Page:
111 CHARACTERIZATION OF BOVINE TELOMERASE REVERSE TRANSCRIPTASE DURING PREIMPLANTATION EMBRYOGENESIS
P. Madan, W. A. King and D. H. Betts
Reproduction, Fertility and Development
20(1) 136 - 136
Published: 12 December 2007
Telomerase is a specialized reverse transcriptase that extends telomeric DNA of eukaryotic chromosomes and is composed of 2 essential subunits, the telomerase RNA component (TERC) and the telomerase reverse transcriptase (TERT). Together, this ribonucleoprotein complex is normally highly active in germ cells and stem/progenitor cells but not in normal somatic cells. In humans, this regulation of telomerase activity is primarily coordinated at the level of transcription of the TERT gene, whereas TERC is virtually ubiquitously expressed. Previous studies from our laboratory have detected telomerase activity in embryos from all stages of early bovine development. However, the regulation of the telomerase subunits remains poorly understood. Therefore, the objective of our study was to characterize the expression of bovine TERT (bTERT) during bovine preimplantation embryogenesis. UsingRT-PCR and immunofluorescence staining procedures (n = 20 embryos at timed stages of development; r = 3), we demonstrate that mRNA transcripts and protein for bTERT were detected in preimplantation bovine embryos from 1-cell to the blastocyst stage. The specificity of bTERT PCR products was confirmed by sequencing and demonstrated 94% sequence homology to the human hTERT cDNA sequence. In the immature oocyte, bTERT protein was localized within the germinal vesicle, and after 18–20 h of in vitro maturation, bTERT was observed as doublet foci co-localized with the condensed metaphase II meiotic stage chromosomes. Post-fertilization, the expression of bTERT was observed within the pronuclei. Through the initial cleavage stages, the expression of bTERT was variable, with some blastomeres showing punctuate staining and others exhibiting a uniform staining pattern. By the 8-16 cell stage, the embryos demonstrated a peri-nuclear presence of bTERT. However, in morula and blastocysts, bTERT was localized to the nuclei as demonstrated by co-localization with 42,6-diamidino-2-phenylindole staining. Based on this pattern of expression, it is tempting to speculate that bTERT could be playing an important role in regulating telomerase activity during early embryo development. The translocation of bTERT protein from the cytoplasm to the nucleus in morulae supports the telomere elongation event that is known to occur in mammalian embryos during the transition from the morula to blastocyst stages.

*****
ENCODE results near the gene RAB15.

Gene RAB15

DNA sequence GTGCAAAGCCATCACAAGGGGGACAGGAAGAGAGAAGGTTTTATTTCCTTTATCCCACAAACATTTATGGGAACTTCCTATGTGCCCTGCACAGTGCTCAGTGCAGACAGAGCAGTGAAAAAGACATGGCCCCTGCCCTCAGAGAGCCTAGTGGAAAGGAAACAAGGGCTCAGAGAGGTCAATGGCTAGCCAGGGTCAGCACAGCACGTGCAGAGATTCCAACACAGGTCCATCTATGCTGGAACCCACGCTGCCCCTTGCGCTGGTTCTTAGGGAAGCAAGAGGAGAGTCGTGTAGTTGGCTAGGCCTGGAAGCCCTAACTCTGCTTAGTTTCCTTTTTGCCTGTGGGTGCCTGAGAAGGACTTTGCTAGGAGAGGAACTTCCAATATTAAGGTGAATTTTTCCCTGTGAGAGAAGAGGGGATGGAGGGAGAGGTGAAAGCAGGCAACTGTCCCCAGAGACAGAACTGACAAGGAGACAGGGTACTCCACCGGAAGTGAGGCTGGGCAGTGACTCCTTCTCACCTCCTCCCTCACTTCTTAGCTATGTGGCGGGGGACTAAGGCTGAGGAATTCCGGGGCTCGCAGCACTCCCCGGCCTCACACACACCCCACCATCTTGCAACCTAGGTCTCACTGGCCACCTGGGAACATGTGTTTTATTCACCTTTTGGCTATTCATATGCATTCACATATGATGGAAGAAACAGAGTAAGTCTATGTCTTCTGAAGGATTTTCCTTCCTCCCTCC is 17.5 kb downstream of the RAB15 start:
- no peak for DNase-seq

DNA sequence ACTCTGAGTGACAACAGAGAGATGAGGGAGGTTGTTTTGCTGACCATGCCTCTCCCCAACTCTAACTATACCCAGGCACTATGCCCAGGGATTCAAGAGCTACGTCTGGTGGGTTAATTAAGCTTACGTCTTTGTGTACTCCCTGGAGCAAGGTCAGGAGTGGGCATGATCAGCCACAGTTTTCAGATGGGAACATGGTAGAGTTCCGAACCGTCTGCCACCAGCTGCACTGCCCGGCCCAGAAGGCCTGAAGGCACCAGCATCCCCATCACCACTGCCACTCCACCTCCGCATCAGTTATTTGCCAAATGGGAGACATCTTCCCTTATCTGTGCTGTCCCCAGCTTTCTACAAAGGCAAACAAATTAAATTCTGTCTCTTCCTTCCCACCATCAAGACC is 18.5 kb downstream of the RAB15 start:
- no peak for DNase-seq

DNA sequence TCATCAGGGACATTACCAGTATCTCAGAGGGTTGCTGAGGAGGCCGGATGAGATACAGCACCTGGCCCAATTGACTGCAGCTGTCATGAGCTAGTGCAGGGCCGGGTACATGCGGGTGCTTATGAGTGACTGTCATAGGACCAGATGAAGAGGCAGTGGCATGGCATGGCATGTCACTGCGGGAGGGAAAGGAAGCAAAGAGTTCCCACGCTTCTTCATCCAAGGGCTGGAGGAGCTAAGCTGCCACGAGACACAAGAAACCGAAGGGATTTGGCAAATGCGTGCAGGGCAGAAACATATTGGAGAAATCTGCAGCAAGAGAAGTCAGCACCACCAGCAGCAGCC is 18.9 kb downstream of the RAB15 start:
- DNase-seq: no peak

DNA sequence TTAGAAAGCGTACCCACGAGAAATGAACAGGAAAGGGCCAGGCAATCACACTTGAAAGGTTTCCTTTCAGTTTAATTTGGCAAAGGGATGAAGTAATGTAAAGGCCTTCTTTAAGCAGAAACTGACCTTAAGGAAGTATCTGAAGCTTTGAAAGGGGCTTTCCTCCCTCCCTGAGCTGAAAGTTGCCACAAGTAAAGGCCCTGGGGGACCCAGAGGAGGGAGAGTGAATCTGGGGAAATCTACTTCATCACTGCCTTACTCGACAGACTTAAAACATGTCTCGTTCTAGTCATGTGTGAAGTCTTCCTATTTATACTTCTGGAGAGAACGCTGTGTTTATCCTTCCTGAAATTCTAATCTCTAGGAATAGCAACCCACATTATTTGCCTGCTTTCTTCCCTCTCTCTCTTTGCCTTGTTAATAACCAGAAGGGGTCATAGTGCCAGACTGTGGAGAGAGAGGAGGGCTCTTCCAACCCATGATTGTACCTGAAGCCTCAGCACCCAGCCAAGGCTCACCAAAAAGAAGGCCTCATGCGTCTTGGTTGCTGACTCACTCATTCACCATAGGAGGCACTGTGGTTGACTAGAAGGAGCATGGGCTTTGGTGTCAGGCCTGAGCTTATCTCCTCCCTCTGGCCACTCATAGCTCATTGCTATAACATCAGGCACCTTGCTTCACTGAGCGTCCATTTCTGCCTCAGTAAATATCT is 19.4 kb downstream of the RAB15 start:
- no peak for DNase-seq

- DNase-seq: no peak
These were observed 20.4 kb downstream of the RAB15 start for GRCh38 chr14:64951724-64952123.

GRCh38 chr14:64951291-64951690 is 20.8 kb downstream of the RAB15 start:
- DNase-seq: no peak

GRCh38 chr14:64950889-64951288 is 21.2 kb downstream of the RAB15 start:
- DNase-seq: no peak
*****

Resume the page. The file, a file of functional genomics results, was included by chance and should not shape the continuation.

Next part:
Full text doi:10.1071/RDv20n1Ab111
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